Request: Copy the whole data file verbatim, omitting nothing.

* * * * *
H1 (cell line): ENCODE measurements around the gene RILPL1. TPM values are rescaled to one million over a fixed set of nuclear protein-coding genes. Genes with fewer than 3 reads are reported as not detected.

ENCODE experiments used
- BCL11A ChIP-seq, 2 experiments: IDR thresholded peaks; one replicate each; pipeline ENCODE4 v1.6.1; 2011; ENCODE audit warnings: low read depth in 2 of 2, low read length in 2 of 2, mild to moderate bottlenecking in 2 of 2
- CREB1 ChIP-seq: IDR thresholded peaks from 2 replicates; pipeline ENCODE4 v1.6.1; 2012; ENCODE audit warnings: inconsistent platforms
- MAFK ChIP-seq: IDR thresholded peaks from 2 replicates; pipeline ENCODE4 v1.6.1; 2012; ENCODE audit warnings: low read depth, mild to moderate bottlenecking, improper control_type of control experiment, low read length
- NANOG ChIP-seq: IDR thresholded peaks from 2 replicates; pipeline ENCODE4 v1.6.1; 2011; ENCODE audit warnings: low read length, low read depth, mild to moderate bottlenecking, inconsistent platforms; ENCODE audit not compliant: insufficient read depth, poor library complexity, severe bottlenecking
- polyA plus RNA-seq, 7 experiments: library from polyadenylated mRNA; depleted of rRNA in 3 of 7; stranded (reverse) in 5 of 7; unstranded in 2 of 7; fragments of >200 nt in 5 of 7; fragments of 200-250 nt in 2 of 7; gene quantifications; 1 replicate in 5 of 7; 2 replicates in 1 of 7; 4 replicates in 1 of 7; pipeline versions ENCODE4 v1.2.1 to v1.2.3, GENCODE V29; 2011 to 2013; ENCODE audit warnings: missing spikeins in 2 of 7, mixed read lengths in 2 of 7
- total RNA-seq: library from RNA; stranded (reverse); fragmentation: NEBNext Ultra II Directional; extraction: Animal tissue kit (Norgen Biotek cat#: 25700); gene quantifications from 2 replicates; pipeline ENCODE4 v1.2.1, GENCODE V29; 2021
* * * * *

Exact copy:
H1 (cell line): ENCODE measurements around the gene RILPL1. TPM values are rescaled to one million over a fixed set of nuclear protein-coding genes. Genes with fewer than 3 reads are reported as not detected.

ENCODE experiments used
- BCL11A ChIP-seq, 2 experiments: IDR thresholded peaks; one replicate each; pipeline ENCODE4 v1.6.1; 2011; ENCODE audit warnings: low read depth in 2 of 2, low read length in 2 of 2, mild to moderate bottlenecking in 2 of 2
- CREB1 ChIP-seq: IDR thresholded peaks from 2 replicates; pipeline ENCODE4 v1.6.1; 2012; ENCODE audit warnings: inconsistent platforms
- MAFK ChIP-seq: IDR thresholded peaks from 2 replicates; pipeline ENCODE4 v1.6.1; 2012; ENCODE audit warnings: low read depth, mild to moderate bottlenecking, improper control_type of control experiment, low read length
- NANOG ChIP-seq: IDR thresholded peaks from 2 replicates; pipeline ENCODE4 v1.6.1; 2011; ENCODE audit warnings: low read length, low read depth, mild to moderate bottlenecking, inconsistent platforms; ENCODE audit not compliant: insufficient read depth, poor library complexity, severe bottlenecking
- polyA plus RNA-seq, 7 experiments: library from polyadenylated mRNA; depleted of rRNA in 3 of 7; stranded (reverse) in 5 of 7; unstranded in 2 of 7; fragments of >200 nt in 5 of 7; fragments of 200-250 nt in 2 of 7; gene quantifications; 1 replicate in 5 of 7; 2 replicates in 1 of 7; 4 replicates in 1 of 7; pipeline versions ENCODE4 v1.2.1 to v1.2.3, GENCODE V29; 2011 to 2013; ENCODE audit warnings: missing spikeins in 2 of 7, mixed read lengths in 2 of 7
- total RNA-seq: library from RNA; stranded (reverse); fragmentation: NEBNext Ultra II Directional; extraction: Animal tissue kit (Norgen Biotek cat#: 25700); gene quantifications from 2 replicates; pipeline ENCODE4 v1.2.1, GENCODE V29; 2021